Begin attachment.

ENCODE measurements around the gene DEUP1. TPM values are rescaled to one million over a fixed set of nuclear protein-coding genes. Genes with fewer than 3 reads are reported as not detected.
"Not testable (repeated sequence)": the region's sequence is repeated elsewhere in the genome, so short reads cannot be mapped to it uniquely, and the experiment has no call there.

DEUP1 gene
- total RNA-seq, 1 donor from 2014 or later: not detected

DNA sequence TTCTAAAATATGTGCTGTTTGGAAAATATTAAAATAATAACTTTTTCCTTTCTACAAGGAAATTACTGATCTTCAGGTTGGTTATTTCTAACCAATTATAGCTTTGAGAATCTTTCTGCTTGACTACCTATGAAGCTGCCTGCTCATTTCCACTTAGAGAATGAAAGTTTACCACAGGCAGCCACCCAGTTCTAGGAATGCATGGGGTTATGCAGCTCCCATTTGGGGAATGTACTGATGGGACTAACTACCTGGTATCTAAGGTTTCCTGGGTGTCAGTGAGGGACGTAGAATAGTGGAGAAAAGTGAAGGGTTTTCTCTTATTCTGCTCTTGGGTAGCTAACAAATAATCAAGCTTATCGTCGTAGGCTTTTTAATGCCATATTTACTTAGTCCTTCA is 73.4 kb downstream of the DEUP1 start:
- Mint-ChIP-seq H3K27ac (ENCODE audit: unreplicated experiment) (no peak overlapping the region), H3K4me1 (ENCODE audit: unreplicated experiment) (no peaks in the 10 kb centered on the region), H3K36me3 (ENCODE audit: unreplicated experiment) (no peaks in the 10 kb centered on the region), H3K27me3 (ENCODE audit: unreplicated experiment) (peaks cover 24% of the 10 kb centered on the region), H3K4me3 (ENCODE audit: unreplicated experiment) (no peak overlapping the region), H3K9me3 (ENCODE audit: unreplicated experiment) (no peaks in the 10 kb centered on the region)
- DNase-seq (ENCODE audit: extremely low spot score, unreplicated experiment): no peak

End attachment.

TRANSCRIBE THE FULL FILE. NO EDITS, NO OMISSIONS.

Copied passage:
ENCODE measurements around the gene DEUP1. TPM values are rescaled to one million over a fixed set of nuclear protein-coding genes. Genes with fewer than 3 reads are reported as not detected.
"Not testable (repeated sequence)": the region's sequence is repeated elsewhere in the genome, so short reads cannot be mapped to it uniquely, and the experiment has no call there.

DEUP1 gene
- total RNA-seq, 1 donor from 2014 or later: not detected

DNA sequence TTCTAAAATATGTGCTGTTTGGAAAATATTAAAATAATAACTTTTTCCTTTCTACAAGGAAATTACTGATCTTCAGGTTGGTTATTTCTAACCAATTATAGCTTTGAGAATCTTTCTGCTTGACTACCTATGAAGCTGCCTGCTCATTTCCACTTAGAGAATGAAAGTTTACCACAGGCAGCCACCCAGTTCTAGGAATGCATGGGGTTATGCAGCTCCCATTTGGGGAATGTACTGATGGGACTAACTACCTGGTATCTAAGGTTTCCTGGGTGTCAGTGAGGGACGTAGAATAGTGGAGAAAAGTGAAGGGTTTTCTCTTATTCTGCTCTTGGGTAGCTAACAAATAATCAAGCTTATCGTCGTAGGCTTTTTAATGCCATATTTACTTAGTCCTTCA is 73.4 kb downstream of the DEUP1 start:
- Mint-ChIP-seq H3K27ac (ENCODE audit: unreplicated experiment) (no peak overlapping the region), H3K4me1 (ENCODE audit: unreplicated experiment) (no peaks in the 10 kb centered on the region), H3K36me3 (ENCODE audit: unreplicated experiment) (no peaks in the 10 kb centered on the region), H3K27me3 (ENCODE audit: unreplicated experiment) (peaks cover 24% of the 10 kb centered on the region), H3K4me3 (ENCODE audit: unreplicated experiment) (no peak overlapping the region), H3K9me3 (ENCODE audit: unreplicated experiment) (no peaks in the 10 kb centered on the region)
- DNase-seq (ENCODE audit: extremely low spot score, unreplicated experiment): no peak